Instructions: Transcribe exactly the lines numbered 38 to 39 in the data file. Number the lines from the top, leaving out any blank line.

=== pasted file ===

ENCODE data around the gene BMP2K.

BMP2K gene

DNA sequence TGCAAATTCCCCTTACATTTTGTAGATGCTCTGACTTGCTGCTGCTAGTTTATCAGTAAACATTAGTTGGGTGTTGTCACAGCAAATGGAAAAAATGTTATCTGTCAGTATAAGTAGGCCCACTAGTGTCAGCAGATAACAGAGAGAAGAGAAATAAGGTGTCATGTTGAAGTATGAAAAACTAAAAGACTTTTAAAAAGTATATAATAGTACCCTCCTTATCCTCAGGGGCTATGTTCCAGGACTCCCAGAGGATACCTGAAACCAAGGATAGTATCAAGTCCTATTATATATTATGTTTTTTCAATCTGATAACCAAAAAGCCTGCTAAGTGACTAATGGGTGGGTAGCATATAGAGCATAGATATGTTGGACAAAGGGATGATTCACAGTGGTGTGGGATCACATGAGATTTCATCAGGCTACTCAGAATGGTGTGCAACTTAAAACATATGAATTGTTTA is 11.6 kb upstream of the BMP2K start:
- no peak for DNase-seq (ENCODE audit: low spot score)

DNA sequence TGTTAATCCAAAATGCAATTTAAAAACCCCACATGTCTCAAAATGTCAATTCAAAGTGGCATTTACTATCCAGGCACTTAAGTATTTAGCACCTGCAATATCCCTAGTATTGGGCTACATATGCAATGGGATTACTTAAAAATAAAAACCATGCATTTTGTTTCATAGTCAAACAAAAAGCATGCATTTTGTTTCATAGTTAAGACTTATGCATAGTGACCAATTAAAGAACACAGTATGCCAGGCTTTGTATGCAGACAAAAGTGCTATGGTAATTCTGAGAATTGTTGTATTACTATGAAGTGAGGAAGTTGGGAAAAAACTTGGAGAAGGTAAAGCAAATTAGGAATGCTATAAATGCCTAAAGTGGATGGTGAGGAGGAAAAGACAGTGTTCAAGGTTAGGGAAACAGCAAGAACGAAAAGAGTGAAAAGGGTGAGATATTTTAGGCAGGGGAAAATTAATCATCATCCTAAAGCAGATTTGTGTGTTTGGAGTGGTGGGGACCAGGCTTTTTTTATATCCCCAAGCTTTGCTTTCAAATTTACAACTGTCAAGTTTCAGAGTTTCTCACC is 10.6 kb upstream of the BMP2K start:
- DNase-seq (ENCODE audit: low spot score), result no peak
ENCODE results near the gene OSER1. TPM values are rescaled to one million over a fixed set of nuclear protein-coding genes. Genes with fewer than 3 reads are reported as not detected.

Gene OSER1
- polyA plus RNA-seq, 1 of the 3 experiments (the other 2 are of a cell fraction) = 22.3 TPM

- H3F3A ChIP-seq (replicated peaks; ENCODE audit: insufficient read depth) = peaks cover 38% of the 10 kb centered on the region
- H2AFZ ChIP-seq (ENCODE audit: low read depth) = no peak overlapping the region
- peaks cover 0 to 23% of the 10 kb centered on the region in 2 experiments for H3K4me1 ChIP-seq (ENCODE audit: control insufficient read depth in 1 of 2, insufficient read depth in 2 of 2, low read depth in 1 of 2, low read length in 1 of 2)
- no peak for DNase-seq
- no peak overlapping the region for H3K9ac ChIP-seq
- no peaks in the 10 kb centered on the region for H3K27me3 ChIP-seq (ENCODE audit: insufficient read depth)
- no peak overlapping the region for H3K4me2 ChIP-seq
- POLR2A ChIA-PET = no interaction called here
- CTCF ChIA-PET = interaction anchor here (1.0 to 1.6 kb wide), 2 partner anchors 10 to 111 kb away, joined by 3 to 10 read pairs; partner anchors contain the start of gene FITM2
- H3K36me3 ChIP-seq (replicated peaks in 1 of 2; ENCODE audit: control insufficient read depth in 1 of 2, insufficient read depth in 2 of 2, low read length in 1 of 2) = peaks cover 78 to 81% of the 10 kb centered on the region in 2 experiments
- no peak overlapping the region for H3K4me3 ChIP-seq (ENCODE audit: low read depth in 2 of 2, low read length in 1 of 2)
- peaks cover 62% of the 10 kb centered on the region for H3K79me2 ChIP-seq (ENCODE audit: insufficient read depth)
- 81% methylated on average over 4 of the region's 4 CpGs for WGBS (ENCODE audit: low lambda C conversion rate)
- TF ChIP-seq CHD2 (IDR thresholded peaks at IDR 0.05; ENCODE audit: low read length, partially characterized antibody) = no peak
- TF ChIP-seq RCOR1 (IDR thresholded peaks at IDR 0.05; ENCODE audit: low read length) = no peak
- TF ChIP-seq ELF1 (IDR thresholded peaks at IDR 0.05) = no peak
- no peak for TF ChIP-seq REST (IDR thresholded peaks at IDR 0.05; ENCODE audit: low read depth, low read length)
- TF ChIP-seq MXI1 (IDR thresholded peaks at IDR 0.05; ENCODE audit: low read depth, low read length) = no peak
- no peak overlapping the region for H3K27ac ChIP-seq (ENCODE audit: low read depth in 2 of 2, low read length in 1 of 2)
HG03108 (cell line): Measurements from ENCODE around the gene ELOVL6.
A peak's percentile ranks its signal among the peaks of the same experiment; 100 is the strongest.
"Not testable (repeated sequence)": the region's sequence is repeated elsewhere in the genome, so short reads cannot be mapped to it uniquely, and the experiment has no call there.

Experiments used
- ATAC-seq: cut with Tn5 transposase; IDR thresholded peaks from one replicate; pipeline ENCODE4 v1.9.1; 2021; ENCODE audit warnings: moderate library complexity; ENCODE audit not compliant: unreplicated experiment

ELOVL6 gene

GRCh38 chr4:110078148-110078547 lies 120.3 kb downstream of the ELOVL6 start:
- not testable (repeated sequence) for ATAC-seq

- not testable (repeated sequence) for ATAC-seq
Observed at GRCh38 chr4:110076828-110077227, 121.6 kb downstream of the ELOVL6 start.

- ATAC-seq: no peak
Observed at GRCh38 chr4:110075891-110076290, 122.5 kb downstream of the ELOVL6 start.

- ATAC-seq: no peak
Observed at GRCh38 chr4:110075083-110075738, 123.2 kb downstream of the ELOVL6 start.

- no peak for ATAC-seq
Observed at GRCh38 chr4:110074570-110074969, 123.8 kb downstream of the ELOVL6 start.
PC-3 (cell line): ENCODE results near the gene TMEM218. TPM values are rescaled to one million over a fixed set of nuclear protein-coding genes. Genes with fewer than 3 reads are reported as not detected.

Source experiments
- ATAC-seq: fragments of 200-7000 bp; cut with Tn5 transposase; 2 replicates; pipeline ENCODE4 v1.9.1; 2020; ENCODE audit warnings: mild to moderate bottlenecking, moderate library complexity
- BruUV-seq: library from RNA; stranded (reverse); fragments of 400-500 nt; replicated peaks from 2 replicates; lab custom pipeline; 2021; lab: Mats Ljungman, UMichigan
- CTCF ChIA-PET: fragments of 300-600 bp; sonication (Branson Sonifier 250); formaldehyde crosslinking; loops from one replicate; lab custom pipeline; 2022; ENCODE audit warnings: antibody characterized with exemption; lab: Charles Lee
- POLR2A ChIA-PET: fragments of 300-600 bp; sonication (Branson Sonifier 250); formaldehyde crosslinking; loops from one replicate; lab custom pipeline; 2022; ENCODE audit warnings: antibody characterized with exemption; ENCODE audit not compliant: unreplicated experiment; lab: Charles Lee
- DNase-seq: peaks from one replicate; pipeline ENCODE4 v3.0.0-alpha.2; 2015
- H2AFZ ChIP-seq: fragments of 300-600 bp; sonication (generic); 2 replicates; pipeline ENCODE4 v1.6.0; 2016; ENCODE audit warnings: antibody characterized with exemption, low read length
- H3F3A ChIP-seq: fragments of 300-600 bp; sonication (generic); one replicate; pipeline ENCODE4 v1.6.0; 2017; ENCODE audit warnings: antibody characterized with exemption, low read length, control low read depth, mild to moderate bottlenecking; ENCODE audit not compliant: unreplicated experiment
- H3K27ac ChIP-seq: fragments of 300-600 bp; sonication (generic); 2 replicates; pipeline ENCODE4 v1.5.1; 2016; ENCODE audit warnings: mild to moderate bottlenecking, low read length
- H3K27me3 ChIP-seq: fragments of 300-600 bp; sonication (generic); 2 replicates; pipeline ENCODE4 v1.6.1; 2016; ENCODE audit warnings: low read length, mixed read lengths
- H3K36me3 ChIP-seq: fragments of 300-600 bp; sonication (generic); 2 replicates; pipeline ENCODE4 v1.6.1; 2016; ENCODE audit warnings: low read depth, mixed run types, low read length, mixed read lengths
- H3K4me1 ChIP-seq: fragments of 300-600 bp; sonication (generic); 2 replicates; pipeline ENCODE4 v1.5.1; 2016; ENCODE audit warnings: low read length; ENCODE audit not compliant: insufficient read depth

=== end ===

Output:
Observed at GRCh38 chr4:110076828-110077227, 121.6 kb downstream of the ELOVL6 start.

- ATAC-seq: no peak